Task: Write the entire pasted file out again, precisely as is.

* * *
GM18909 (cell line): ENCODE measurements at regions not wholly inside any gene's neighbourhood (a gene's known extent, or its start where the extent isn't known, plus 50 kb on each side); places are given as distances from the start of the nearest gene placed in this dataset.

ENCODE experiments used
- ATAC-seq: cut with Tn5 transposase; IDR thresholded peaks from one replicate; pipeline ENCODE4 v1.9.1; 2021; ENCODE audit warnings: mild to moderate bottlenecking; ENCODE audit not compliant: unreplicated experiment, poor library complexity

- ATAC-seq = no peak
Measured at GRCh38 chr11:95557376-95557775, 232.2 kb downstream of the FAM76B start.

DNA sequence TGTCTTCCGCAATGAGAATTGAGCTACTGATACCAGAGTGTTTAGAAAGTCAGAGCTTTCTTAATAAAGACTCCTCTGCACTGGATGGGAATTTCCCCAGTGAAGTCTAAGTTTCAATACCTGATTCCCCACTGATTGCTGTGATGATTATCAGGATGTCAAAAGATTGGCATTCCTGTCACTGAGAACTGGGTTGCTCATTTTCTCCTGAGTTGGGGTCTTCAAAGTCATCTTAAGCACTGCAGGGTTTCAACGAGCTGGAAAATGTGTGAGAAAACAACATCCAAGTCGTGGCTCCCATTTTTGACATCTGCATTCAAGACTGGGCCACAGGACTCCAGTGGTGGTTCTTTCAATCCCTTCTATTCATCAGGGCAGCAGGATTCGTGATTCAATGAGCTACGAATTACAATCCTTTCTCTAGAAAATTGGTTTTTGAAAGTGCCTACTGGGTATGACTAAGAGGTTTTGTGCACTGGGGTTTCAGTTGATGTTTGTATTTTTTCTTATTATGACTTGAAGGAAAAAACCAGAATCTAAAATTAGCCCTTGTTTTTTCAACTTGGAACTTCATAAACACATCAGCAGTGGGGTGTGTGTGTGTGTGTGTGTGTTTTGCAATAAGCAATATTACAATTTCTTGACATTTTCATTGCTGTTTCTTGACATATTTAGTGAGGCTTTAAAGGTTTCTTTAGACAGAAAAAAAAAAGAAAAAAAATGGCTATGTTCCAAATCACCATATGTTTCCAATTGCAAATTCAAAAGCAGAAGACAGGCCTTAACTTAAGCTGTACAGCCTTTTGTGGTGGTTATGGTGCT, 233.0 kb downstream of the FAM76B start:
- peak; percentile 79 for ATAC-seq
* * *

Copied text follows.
GM18909 (cell line): ENCODE measurements at regions not wholly inside any gene's neighbourhood (a gene's known extent, or its start where the extent isn't known, plus 50 kb on each side); places are given as distances from the start of the nearest gene placed in this dataset.

ENCODE experiments used
- ATAC-seq: cut with Tn5 transposase; IDR thresholded peaks from one replicate; pipeline ENCODE4 v1.9.1; 2021; ENCODE audit warnings: mild to moderate bottlenecking; ENCODE audit not compliant: unreplicated experiment, poor library complexity

- ATAC-seq = no peak
Measured at GRCh38 chr11:95557376-95557775, 232.2 kb downstream of the FAM76B start.

DNA sequence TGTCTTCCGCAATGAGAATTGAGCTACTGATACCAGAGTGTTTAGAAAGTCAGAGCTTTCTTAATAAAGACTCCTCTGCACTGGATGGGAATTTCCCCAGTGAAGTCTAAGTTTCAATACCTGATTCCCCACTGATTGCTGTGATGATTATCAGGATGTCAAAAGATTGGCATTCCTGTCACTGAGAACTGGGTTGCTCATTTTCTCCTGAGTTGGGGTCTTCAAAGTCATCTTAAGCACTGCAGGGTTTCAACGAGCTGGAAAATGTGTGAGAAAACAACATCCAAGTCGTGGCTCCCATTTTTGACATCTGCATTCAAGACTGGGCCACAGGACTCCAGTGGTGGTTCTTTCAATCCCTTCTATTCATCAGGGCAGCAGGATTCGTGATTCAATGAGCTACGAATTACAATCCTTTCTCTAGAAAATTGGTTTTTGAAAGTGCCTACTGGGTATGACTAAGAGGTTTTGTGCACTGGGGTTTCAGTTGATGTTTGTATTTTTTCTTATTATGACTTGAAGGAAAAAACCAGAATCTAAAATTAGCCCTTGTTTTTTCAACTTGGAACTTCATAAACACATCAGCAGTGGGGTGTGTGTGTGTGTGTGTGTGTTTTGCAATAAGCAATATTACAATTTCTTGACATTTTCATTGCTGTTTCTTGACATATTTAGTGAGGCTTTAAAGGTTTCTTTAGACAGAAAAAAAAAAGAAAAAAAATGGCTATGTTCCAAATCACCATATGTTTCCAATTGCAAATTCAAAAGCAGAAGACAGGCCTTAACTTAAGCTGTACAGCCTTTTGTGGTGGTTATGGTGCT, 233.0 kb downstream of the FAM76B start:
- peak; percentile 79 for ATAC-seq